Is Good Governance applicable only to governments or to Companies, Institutions, Family or Individuals? Basically, everyone has to be transparent in their actions and be accountable to any lapses, with the rule of law effective at every level. Yes, it means everyone! We as Individuals, should be transparent to ourselves, with our Parents, Siblings, Partner, children or friends and Society. We Should act within the written and unwritten Norms & behaviour set by family, friends, Society and Laws established by Government. We all should be Accountable (or face consequences) to ourselves, the parents, siblings, friends, society or Government. Be Transparent at home, our school, workplace, and be answerable to the Monitoring mechanisms of our performance and or be Accountable to any queries by our supervisors. For Effective Performance of Family, Society from Grassroots up-to the Government at the top; It is imperative that everyone is transparent and acts to the rule of the Law and is made Accountable. Although not explicitly mentioned and though often negatively attributed, accountability can be positive as well: Punished negative behaviour, reward admirable performance.
It is not necessarily Politicians who cause poor Governance! Going back to the family unit, a dysfunctional family is due to poor governance at a micro-level within the family unit. But the macro dimension of the state has also failed in not taking responsibility for education, providing skills and provisions to bail them out from the vicious cycle. The state’s monitoring process has not picked up the lapses to correct it or there are no effective mechanisms in place! The enforcement of the law on compulsory education, Drug addiction, alcoholism or domestic violence/child abuse, often present in dysfunctional families has been inadequate or non-existent! How does transparency come in? What are the monitoring systems in a family? What are the laws that apply at this micro level? Who is accountable in these processes?
The Mother and Father are at the Apex of this micro unit; then the extended family members in the middle and at the bottom of the Pyramid are the children. At the bottom; monitoring is by parents or extended family by Keeping an eye on the children (or even by older siblings) Grades and performance in school. Complaints or observation of fights, positive or negative behaviour are examples of monitoring. Children should be taught to be transparent by being truthful and rewarding positive behaviour. In terms of accountability ‘discipline’ comes in- positive or negative. However, punitive discipline will never allow a child to be truthful (transparent). Then, he or she will lie to avoid painful (to the mind or body) experiences. How then would you discipline the child? This itself is another topic; basically, positive discipline with praise when good and depriving things such as TV or toys for a brief period such as ‘grounding’ may be appropriate for negative behaviour (deprivation of food is not allowed). Transparency, social norms (law) and Accountability are things children should learn early in life resulting in self discipline.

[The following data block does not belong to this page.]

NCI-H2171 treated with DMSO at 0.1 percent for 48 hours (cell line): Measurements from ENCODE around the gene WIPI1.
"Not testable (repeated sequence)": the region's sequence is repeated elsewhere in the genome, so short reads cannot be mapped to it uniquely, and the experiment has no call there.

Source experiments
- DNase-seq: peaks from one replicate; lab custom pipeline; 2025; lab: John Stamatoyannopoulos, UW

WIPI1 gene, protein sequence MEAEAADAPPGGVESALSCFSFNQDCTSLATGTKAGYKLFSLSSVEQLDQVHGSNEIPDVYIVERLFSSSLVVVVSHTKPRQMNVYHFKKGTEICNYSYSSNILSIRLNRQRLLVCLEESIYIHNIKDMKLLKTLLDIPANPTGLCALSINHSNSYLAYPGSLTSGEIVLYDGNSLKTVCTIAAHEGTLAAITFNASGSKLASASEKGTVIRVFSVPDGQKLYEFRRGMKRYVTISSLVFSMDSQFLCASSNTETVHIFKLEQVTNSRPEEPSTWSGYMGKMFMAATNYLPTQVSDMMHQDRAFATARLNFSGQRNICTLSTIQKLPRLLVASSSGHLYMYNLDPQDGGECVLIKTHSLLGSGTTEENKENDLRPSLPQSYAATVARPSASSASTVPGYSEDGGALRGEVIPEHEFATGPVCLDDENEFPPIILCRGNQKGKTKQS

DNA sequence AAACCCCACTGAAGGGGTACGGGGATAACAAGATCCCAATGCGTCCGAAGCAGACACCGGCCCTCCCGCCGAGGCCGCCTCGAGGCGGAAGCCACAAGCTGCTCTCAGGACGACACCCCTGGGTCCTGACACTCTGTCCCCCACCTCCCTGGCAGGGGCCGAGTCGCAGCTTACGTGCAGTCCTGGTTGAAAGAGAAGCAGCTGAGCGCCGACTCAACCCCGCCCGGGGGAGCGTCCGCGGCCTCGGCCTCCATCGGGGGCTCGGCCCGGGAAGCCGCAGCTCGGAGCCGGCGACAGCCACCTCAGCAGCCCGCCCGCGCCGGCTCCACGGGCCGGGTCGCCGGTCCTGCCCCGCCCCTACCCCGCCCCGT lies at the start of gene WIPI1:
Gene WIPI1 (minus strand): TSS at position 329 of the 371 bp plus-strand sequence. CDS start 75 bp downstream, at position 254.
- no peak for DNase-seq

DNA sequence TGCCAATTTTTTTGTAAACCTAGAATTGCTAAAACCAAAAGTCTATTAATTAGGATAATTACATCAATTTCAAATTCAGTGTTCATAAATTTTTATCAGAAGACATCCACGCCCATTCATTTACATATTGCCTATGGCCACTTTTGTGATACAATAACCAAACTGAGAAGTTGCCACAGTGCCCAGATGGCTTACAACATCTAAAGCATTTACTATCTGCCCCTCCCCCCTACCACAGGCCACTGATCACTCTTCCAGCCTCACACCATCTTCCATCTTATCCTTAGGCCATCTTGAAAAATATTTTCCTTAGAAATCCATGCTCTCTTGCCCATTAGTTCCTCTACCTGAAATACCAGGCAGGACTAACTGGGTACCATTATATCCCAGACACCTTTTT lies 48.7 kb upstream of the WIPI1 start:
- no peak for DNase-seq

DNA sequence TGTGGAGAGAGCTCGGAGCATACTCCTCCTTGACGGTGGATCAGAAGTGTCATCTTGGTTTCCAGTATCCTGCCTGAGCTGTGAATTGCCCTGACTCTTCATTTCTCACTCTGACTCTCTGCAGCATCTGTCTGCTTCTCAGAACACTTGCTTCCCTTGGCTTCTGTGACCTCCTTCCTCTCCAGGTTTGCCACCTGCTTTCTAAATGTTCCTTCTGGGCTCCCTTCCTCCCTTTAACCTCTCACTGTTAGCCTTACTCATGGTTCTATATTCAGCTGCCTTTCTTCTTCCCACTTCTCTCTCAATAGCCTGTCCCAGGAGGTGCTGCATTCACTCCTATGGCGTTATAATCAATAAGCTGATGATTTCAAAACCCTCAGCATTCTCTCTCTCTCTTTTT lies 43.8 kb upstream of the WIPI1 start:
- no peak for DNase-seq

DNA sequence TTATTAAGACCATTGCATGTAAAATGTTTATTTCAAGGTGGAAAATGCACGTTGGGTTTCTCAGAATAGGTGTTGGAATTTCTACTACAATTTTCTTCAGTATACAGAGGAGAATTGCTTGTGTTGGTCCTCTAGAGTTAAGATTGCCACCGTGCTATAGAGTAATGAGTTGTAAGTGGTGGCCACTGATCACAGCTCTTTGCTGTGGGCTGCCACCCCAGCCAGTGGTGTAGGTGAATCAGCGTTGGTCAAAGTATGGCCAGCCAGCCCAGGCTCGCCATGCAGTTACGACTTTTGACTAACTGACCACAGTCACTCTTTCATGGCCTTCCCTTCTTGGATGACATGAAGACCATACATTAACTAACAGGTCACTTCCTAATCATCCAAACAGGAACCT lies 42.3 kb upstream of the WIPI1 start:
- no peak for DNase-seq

Mother and father would be monitoring each other! The Extended family may do the same but with bias or envy! Examples would be each other’s Infidelity tainted often with paranoia with or without evidence. Each other’s bank account, credit card expenses, telephone logs, drinking, smoking, behaviour such as violence. If there was Transparency, there would be less need for monitoring. Hidden folders in computers with porn, or telephone numbers with fictitious names or even passwords (with justified exceptions) the family does not know are acts of lack of transparency. The Rule of the Law would be social and family norms, only when it goes to extremes should the Judicial norms be necessary. Accountability, would be in the form of sane discussion/arguments followed by agreements and in the extreme instances court intervention. However, very often extrajudicial dictatorial acts of presumed Accountability would be domestic violence, injury and even murder. This aspect is important to understand, since either spouse would justify making the other spouse accountable beyond family, social or legal norms, which runs parallel to impunity and dictatorships. However, such action would be accountable to the judicial system although in many instances, injuries go without documentation.
At a higher level, religions do talk about transparency, rule of the law and accountability very explicitly. Five precepts or ten commandments or similar norms in other religions are the documented fundamental rules of law. It is something we ‘know’ and ‘chant’ daily but often not practiced, probably because accountability by going to hell or heaven or reborn in a bad form/Karma is far away! Although in most religions it is not documented people including ‘respected’ professionals and politicians’ resort to other practices to take revenge/ accountability with immediate effects. It will range from manthara, gurukam (types of exorcisms), සීනිගම දේවාල, පොල් ගහන හා මිරිස් අඔරන (smashing coconuts or grinding chilli to curse people). However, fortunately this sort of accountability processes hardly works? You may pray to god or curse for accountability in this life as Karma as accountability. Confessions in church is a form of a ‘defensive and limited’ transparency by which individual men and women confess sins committed and have them absolved by God through the administration of a Priest. Whether it justifies accountability or not requires discussion like accountability in Karma.